Contrary to what some may think, not all translators sit alone in a dark room, typing furiously, using only a dusty old dictionary for reference. Translation has moved on!
It is more than just one opinion, one draft, one dog-eared dictionary. Translators, like lawyers, refer to myriad sources to select the best terminology, cite examples of similar contexts, delve into background information, and so on.
Six resources you should be using
Your Internet Browser
Everyone has their favourite web browser – learn how to use yours to its fullest, as you probably use it regularly. In Internet Explorer, install the Google Toolbar to find things faster. If you use Chrome, you will already have these features, so personalise your Chrome browser by installing web apps, themes and extensions. For Firefoxers, check out this list of 10 Firefox extensions (aka software add-ons designed for Mozilla Firefox-based web browsers) collated by Fabio Said.
Social Media: Twitter, Facebook, Google+
Many translators are active in social networks – this gives them access to peer support and advice as well as providing a platform for contacting new potential clients. Some translators enjoy the opportunity to interact and chat with other people in what can otherwise be an isolating and solitary line of work.
Top Tip: If you’re concerned about being distracted from work by the internet and Social Media, then pick and choose the activities and sites you think you will get the most out of, and set yourself regular times to check these and interact with people.
A Website/Professional Online Profile
Sending translation companies your CV in the post is costly, and many will file it immediately in the nice blue bin along with the other unsolicited post. Sending your CV by email is cheaper, but agencies receive hundreds of CVs every week, so you will be lucky to receive a response. The majority of a translation compan’s work is very specialised, so agencies may seek out translators with specific areas of expertise in advance of upcoming projects or winning new clients. For agencies to find you, a good website or professional online profile with plenty of detail is a good idea. It is also easy to include a link to your profile or site on a business card, in your email footer or on your social media profiles.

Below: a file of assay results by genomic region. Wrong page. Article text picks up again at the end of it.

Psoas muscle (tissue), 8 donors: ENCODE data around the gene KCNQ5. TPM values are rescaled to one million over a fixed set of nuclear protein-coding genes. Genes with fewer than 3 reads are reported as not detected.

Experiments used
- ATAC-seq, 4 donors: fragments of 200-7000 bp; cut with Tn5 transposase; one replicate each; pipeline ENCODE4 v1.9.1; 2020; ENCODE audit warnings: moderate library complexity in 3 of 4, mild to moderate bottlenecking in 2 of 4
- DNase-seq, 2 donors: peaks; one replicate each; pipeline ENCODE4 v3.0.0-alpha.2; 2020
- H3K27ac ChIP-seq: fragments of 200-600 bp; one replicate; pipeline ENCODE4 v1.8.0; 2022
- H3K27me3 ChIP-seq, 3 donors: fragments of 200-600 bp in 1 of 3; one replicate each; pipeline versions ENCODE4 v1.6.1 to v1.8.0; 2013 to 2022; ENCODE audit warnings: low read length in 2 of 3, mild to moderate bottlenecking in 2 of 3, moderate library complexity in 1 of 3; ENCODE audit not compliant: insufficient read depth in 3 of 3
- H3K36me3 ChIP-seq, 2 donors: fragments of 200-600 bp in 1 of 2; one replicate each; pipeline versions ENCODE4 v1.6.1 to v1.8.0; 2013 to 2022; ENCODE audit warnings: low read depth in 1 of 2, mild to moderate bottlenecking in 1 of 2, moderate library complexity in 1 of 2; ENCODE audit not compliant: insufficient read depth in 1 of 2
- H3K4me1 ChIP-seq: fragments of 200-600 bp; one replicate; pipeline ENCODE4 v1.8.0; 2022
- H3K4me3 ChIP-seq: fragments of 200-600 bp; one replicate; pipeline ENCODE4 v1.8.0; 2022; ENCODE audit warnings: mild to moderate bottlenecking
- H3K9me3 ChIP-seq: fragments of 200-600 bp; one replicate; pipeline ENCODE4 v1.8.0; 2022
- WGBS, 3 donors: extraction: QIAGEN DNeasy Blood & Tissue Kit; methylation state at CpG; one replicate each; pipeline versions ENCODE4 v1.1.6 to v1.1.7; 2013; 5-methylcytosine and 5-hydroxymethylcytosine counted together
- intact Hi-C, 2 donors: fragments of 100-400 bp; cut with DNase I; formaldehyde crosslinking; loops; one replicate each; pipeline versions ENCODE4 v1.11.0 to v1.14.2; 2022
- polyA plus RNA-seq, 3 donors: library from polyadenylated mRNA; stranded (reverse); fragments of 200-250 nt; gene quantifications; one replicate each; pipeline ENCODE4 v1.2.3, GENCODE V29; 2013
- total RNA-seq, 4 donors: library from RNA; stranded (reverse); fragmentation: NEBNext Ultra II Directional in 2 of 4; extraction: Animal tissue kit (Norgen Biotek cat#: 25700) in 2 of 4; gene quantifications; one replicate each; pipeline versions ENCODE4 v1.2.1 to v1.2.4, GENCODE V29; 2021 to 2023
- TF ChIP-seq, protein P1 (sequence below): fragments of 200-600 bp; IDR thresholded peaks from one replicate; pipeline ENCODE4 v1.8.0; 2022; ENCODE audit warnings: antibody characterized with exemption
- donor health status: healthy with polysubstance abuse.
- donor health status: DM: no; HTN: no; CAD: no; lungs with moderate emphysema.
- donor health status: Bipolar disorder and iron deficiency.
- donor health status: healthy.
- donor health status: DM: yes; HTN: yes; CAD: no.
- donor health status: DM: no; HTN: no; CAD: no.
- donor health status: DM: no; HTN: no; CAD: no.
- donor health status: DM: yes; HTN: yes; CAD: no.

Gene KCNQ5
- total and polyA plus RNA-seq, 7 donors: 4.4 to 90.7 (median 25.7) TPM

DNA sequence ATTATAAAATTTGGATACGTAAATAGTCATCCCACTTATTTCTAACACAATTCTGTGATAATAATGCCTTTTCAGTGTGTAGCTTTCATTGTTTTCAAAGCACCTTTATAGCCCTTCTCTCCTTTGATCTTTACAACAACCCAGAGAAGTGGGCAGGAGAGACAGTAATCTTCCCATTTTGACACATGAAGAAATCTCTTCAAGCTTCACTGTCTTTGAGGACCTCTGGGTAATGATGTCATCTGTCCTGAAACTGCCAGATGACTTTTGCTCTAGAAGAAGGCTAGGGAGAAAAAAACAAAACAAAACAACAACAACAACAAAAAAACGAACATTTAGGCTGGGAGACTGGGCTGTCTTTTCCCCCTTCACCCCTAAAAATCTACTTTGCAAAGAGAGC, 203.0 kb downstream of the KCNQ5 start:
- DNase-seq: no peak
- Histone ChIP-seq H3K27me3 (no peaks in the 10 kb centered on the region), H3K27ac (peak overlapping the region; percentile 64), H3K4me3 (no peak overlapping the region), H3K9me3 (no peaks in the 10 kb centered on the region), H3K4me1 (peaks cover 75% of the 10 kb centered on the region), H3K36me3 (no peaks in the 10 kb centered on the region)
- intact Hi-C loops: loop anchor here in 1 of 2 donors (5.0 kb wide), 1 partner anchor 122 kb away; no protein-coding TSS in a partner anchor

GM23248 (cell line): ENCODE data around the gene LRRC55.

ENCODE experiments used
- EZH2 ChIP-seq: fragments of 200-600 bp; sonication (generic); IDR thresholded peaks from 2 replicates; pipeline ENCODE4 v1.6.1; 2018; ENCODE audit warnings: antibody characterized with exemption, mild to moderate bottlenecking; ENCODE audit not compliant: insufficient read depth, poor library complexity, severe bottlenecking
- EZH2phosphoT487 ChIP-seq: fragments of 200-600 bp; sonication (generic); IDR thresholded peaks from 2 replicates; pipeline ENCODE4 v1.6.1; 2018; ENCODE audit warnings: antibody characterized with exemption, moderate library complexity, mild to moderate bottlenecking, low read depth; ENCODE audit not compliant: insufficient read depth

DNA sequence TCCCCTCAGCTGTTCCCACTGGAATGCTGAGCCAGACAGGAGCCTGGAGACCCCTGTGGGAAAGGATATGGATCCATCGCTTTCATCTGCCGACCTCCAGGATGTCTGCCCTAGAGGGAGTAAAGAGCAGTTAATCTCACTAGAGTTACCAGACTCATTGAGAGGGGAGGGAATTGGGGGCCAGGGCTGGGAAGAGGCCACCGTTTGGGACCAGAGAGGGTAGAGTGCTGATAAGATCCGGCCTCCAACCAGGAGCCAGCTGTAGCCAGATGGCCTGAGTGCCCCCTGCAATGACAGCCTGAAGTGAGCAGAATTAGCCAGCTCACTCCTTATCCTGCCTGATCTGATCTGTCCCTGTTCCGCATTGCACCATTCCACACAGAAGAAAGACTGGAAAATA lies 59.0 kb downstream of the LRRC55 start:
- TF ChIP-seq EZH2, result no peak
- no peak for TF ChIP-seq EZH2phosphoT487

Guidelines, Glossaries and the Client’s Website
Larger companies often have brand guidelines and glossaries to help all their communications to be consistent. There are also industry-specific glossaries that can prove invaluable to translators – many of which have been compiled by translators and can be accessed free online. Also, referring to a company’s website – no matter what you are translating for them – will help you to understand their ethos, writing style and products. You can then adapt your translation to better suit a particular company or client.
Online Dictionaries and Forums
One of the beautiful things about language is it’s constantly evolving – this unfortunately also makes it really challenging for any linguist to keep on top of! Online dictionaries make it really quick and easy to check meaning, context and current usage without stepping away from the computer, and they are certainly cheaper than buying new dictionaries. Translation communities and forums can also help translators to decipher oddly worded passages, advise on the best translation for a particular term, or offer practical support and tips for dealing with tricky CAT tools.
It seems obvious, but many translators don’t use them. Yes, some of them are expensive, or complicated, or your clients might not insist upon them. However, CAT tools can save you time, and time is money! CAT tools help you to build your own translation memory, which can save you loads of time if you translate similar texts. Good CAT tools will allow you to use more than one TM, so you can always have your own running as a reference TM. In addition to helping you translate repetitive texts efficiently, there are a host of other benefits. For example, if you want to translate any file with code in it, unless you have a good understanding of the source code, then you do need to use a CAT tool to protect the code and show you the parts that need to be translated. CAT tools can help with QA, with terminology, with planning, and with so much more.
These days translators have to be researchers, writers, editors, and Social Media gurus all rolled into one!
If you’re a translator, let us know what other resources you can’t do without.
14 October 2014 11:53